bones won't suffer, for travelling nowadays is almost as easy as sitting in a chair."
A restless movement from Laurie suggested that his chair was not easy, or that he did not like the plan, and made the old man add, hastily,—
"I don't mean to be a marplot or a burden; I go because I think you'd feel happier than if I was left behind. I don't intend to gad about with you, but leave you free to go where you like, while I amuse myself in my own way. I've friends in London and Paris, and should like to visit them; meantime, you can go to Italy, Germany, Switzerland, where you will, and enjoy pictures, music, scenery and adventures, to your heart's content."
Now, Laurie felt just then that his heart was entirely broken, and the world a howling wilderness; but, at the sound of certain words which the old gentleman artfully introduced into his closing sentence, the broken heart gave an unexpected leap, and a green oasis or two suddenly appeared in the howling wilderness. He sighed, and then said, in a spiritless tone,—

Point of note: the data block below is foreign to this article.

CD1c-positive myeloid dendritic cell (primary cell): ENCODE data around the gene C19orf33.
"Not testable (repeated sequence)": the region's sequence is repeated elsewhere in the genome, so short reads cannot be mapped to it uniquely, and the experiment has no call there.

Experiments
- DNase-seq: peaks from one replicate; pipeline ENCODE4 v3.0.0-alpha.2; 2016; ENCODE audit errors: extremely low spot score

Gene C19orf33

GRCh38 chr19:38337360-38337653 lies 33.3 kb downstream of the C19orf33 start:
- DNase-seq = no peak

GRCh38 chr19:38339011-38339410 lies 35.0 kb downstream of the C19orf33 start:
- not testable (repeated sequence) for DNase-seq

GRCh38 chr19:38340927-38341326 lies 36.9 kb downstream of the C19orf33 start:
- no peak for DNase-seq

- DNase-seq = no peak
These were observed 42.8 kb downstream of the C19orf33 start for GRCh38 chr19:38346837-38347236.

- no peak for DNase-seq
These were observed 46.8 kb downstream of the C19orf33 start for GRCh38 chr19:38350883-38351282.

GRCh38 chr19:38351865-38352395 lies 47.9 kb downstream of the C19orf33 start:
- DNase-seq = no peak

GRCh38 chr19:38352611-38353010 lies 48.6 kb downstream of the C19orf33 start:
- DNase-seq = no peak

"Just as you like, sir; it doesn't matter where I go, or what I do."
"It does to me—remember that, my lad; I give you entire liberty, but I trust you to make an honest use of it. Promise me that, Laurie."
"Anything you like, sir."
"Good!" thought the old gentleman; "you don't care now, but there'll come a time when that promise will keep you out of mischief, or I'm much mistaken."
Being an energetic individual, Mr. Laurence struck